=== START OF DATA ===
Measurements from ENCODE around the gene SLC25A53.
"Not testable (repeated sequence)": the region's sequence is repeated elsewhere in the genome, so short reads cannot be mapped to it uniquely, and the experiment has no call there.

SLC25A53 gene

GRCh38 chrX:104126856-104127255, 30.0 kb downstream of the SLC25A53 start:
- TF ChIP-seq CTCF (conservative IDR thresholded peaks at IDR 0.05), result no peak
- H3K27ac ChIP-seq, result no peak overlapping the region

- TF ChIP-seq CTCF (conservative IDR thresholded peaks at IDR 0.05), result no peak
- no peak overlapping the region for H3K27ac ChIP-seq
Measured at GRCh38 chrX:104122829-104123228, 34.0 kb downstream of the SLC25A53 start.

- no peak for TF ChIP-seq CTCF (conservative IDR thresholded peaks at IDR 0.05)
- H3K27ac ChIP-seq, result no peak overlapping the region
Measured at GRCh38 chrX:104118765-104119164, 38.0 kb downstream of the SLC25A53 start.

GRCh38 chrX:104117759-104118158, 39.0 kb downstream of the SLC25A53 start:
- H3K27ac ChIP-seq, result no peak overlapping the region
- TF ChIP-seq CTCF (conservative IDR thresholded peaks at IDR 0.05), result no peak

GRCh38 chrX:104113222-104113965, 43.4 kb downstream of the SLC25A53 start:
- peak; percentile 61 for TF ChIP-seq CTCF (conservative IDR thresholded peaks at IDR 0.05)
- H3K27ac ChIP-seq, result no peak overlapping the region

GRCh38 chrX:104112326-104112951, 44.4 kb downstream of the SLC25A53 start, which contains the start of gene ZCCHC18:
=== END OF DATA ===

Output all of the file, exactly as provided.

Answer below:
Measurements from ENCODE around the gene SLC25A53.
"Not testable (repeated sequence)": the region's sequence is repeated elsewhere in the genome, so short reads cannot be mapped to it uniquely, and the experiment has no call there.

SLC25A53 gene

GRCh38 chrX:104126856-104127255, 30.0 kb downstream of the SLC25A53 start:
- TF ChIP-seq CTCF (conservative IDR thresholded peaks at IDR 0.05), result no peak
- H3K27ac ChIP-seq, result no peak overlapping the region

- TF ChIP-seq CTCF (conservative IDR thresholded peaks at IDR 0.05), result no peak
- no peak overlapping the region for H3K27ac ChIP-seq
Measured at GRCh38 chrX:104122829-104123228, 34.0 kb downstream of the SLC25A53 start.

- no peak for TF ChIP-seq CTCF (conservative IDR thresholded peaks at IDR 0.05)
- H3K27ac ChIP-seq, result no peak overlapping the region
Measured at GRCh38 chrX:104118765-104119164, 38.0 kb downstream of the SLC25A53 start.

GRCh38 chrX:104117759-104118158, 39.0 kb downstream of the SLC25A53 start:
- H3K27ac ChIP-seq, result no peak overlapping the region
- TF ChIP-seq CTCF (conservative IDR thresholded peaks at IDR 0.05), result no peak

GRCh38 chrX:104113222-104113965, 43.4 kb downstream of the SLC25A53 start:
- peak; percentile 61 for TF ChIP-seq CTCF (conservative IDR thresholded peaks at IDR 0.05)
- H3K27ac ChIP-seq, result no peak overlapping the region

GRCh38 chrX:104112326-104112951, 44.4 kb downstream of the SLC25A53 start, which contains the start of gene ZCCHC18: